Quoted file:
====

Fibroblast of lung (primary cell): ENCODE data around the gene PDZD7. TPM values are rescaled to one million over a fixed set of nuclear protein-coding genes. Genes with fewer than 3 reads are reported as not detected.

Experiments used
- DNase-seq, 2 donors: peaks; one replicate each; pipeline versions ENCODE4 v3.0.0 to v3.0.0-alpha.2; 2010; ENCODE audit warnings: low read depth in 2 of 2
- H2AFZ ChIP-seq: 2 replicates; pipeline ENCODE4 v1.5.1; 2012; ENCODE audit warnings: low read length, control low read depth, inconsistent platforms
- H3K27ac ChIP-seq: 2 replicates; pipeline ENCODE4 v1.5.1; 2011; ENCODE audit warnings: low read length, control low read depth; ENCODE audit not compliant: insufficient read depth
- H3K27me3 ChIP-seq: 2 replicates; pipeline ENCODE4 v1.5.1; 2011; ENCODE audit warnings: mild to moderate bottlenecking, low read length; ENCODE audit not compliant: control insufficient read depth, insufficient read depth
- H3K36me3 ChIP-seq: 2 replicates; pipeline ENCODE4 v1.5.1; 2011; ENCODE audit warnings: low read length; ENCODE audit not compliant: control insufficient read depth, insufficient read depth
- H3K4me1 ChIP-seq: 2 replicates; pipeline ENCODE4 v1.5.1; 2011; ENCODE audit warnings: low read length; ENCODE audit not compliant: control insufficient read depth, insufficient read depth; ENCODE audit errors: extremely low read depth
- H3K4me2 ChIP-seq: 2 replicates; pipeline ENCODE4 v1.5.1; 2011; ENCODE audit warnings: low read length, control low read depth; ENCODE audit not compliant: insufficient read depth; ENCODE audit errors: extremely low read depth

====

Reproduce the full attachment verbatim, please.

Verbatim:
Fibroblast of lung (primary cell): ENCODE data around the gene PDZD7. TPM values are rescaled to one million over a fixed set of nuclear protein-coding genes. Genes with fewer than 3 reads are reported as not detected.

Experiments used
- DNase-seq, 2 donors: peaks; one replicate each; pipeline versions ENCODE4 v3.0.0 to v3.0.0-alpha.2; 2010; ENCODE audit warnings: low read depth in 2 of 2
- H2AFZ ChIP-seq: 2 replicates; pipeline ENCODE4 v1.5.1; 2012; ENCODE audit warnings: low read length, control low read depth, inconsistent platforms
- H3K27ac ChIP-seq: 2 replicates; pipeline ENCODE4 v1.5.1; 2011; ENCODE audit warnings: low read length, control low read depth; ENCODE audit not compliant: insufficient read depth
- H3K27me3 ChIP-seq: 2 replicates; pipeline ENCODE4 v1.5.1; 2011; ENCODE audit warnings: mild to moderate bottlenecking, low read length; ENCODE audit not compliant: control insufficient read depth, insufficient read depth
- H3K36me3 ChIP-seq: 2 replicates; pipeline ENCODE4 v1.5.1; 2011; ENCODE audit warnings: low read length; ENCODE audit not compliant: control insufficient read depth, insufficient read depth
- H3K4me1 ChIP-seq: 2 replicates; pipeline ENCODE4 v1.5.1; 2011; ENCODE audit warnings: low read length; ENCODE audit not compliant: control insufficient read depth, insufficient read depth; ENCODE audit errors: extremely low read depth
- H3K4me2 ChIP-seq: 2 replicates; pipeline ENCODE4 v1.5.1; 2011; ENCODE audit warnings: low read length, control low read depth; ENCODE audit not compliant: insufficient read depth; ENCODE audit errors: extremely low read depth